In­dian Rick­shaw Run ‘a lit­tle bit in­sane’

Central Otago Mirror - - CONVERSATIONS - RHYS CHAM­BER­LAIN

Trav­el­ling thou­sands of kilo­me­tres through a for­eign coun­try jam-packed with more than a bil­lion peo­ple and with no idea where you’re go­ing sounds chal­leng­ing right?

Try nav­i­gat­ing it in an au­torick­shaw.

That’s what Queen­stown­ers Ash­ley Robb and part­ner Holden Brower, both 23, will do along with more than 200 oth­ers from Au­gust 11.

The pair will be joined by Brower’s brother, 25-year-old Iowa na­tive Kel­lan, for The Rick­shaw Run, a 15-day trek across In­dia in the pre­ferred mode of trans­port for many in the sub­con­ti­nent.

Robb, speak­ing from the heart of Old Delhi on Tues­day, says she was in­spired to do the Ad­ven­tur­ists’ char­ity event af­ter see­ing Youtube clips of oth­ers mak­ing the jour­ney.

‘‘It was pretty easy to con­vince the boyfriend, but re­mark­ably hard to find a third team mem­ber,’’ she says.

‘‘There’s no set route, no backup, and the only con­di­tion is that we get the rick­shaw to the fin­ish line ... no mat­ter what con­di­tion it’s in.’’

The race starts from Fort Cochin at the bot­tom of In­dia and heads north 3500km to Jaisalmer all with the aim of rais­ing money for Cool Earth, a char­ity pro­tect­ing na­tive forests.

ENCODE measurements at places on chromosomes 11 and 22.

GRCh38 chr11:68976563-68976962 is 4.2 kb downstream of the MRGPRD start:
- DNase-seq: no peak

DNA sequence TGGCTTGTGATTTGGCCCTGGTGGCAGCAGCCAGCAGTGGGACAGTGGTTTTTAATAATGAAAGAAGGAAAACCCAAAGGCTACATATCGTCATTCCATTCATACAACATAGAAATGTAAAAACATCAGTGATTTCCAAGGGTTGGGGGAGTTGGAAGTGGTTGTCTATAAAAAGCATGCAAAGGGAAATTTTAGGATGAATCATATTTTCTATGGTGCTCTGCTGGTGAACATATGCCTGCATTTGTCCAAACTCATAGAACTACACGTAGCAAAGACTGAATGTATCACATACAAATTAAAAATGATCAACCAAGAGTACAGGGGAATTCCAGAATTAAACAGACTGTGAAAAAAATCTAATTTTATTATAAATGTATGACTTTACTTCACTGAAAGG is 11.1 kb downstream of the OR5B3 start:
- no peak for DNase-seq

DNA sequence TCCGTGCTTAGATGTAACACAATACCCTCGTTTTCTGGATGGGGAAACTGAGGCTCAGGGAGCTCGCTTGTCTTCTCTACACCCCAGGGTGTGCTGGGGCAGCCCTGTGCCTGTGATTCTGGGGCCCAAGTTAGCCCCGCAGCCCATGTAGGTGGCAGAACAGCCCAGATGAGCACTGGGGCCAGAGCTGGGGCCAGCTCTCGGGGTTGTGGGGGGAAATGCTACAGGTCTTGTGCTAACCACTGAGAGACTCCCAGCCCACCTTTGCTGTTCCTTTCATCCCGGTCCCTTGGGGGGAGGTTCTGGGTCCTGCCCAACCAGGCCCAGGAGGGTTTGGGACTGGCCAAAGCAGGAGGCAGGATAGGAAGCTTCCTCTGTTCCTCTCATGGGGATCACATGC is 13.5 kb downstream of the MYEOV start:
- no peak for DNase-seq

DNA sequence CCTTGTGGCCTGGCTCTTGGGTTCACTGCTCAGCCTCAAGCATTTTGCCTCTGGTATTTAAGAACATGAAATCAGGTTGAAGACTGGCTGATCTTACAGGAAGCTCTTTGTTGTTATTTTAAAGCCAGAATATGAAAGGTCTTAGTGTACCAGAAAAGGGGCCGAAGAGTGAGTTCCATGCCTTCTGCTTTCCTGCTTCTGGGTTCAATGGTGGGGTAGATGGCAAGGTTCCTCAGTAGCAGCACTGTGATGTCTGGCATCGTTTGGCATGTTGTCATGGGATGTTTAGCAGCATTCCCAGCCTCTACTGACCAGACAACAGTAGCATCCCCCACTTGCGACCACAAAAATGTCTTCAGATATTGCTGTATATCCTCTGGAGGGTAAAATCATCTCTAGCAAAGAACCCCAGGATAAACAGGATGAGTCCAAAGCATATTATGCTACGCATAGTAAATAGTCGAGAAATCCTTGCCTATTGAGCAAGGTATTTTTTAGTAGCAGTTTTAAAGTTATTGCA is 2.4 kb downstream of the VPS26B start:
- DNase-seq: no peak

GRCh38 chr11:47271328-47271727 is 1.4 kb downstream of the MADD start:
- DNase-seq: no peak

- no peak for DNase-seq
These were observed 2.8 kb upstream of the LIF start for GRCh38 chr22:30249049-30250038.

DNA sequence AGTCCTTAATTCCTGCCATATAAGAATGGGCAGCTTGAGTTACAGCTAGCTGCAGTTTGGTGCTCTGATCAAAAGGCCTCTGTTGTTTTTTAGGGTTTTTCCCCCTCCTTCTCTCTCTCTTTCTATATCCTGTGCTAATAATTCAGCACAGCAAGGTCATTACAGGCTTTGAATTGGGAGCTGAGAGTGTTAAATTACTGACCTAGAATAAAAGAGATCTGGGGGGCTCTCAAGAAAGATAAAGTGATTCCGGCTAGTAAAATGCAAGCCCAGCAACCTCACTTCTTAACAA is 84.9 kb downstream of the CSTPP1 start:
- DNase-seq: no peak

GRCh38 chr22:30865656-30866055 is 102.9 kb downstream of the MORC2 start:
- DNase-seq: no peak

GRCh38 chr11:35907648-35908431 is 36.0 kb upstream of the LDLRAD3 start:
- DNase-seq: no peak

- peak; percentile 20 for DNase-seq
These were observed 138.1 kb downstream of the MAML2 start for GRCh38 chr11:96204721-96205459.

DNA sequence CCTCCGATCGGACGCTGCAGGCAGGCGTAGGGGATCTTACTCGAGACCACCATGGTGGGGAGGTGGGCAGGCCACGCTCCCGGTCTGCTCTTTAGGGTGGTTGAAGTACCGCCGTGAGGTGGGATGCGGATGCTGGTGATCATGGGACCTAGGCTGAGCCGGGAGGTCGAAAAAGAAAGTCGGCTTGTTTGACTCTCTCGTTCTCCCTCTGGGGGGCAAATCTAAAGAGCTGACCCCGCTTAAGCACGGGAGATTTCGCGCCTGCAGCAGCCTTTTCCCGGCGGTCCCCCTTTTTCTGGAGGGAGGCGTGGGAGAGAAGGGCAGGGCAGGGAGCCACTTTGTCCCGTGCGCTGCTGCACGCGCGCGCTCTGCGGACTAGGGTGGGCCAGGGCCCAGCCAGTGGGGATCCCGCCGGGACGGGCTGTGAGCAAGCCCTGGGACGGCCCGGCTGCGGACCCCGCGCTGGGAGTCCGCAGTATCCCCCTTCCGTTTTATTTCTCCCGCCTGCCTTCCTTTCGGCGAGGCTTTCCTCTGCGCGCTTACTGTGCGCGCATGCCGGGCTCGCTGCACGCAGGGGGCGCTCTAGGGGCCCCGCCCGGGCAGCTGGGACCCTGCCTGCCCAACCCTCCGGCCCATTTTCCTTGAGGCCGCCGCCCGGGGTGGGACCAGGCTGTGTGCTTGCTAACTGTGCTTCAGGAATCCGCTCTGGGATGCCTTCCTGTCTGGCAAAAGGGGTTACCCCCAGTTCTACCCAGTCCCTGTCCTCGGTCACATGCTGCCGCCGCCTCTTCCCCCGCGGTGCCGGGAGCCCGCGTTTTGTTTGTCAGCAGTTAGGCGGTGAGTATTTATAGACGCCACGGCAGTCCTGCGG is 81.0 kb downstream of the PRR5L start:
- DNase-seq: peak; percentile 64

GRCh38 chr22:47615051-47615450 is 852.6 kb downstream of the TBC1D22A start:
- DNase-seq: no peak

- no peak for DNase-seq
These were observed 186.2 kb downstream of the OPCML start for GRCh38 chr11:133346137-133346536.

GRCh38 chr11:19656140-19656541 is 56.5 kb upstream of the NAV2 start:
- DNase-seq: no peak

The trio - Team Tuk Me Gen­tly - hope to raise $1000 for the char­ity. They also needed about $1000 each to en­ter the event.

Robb, who runs AM Eques­trian near Ar­row­town, says she’s most wor­ried about find­ing a place to stay each night and be­ing a ‘‘white woman’’ in a de­vel­op­ing coun­try de­spite it be­ing her third trip to In­dia.

The Rick­shaw break­ing down on some very dodgy roads in the mid­dle of no-where is a very dis­tinct pos­si­bil­ity too, she says.

‘‘None of us know a sin­gle thing [about rick­shaws]. We will learn a fair bit in the three days of prep be­fore hand but mostly we will need to use some good old Kiwi in­ge­nu­ity and some rolls of duct tape.

‘‘Rick­shaws are in­cred­i­bly com­mon­place in In­dia so spare parts and a lo­cal me­chanic shouldn’t ever be too far away.

‘‘It will be amaz­ing to be right in the thick of it and re­ally ex­pe­ri­ence the cul­ture, rather than stay­ing in hos­tels and only see­ing the tourist trail. ‘‘

The team plan to film the whole jour­ney and have set up a Face­book page.

SUPPLIED

Queen­stown­ers Ash­ley Robb and Holden Brower in In­dia.

Newspapers in English

Newspapers from New Zealand

© PressReader. All rights reserved.